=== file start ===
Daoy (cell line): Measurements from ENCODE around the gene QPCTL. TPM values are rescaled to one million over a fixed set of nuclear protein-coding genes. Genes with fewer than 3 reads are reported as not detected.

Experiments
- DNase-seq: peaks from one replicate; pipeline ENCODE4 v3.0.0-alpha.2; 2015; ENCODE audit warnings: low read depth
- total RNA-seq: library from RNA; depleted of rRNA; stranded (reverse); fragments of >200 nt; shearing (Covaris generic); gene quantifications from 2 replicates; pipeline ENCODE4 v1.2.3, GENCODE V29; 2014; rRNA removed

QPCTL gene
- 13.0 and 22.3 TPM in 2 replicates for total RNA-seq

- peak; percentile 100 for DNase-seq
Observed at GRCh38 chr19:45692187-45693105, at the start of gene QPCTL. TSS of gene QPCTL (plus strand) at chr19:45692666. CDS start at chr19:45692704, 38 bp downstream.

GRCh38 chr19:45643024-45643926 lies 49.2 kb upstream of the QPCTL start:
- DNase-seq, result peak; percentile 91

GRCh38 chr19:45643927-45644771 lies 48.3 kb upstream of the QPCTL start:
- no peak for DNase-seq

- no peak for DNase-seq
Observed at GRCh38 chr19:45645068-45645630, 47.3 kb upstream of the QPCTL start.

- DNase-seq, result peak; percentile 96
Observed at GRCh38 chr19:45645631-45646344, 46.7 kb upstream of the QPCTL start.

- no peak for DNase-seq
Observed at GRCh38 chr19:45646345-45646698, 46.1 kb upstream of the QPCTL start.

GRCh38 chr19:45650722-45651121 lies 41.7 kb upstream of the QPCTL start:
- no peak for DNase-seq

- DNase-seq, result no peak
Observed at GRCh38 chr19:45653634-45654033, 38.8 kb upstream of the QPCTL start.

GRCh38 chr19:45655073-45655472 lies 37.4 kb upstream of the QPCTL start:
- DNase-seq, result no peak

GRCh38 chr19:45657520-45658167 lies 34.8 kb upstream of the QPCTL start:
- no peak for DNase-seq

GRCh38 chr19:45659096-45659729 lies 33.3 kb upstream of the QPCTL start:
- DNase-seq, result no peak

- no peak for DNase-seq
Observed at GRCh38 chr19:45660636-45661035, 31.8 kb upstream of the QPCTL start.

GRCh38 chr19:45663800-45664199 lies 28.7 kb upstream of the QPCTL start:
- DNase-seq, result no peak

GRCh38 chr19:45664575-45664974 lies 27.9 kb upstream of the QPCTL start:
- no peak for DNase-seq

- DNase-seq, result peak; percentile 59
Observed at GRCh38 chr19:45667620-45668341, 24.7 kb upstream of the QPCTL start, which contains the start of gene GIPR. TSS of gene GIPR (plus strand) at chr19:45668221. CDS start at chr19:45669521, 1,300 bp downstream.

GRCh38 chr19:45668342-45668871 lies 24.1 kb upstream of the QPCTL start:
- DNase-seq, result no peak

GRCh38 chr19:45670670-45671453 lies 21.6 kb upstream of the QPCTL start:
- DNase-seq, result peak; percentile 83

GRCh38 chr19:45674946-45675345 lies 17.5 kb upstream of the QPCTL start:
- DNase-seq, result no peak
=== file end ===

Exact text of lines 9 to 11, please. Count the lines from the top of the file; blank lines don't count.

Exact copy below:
GRCh38 chr19:45643024-45643926 lies 49.2 kb upstream of the QPCTL start:
- DNase-seq, result peak; percentile 91

GRCh38 chr19:45643927-45644771 lies 48.3 kb upstream of the QPCTL start: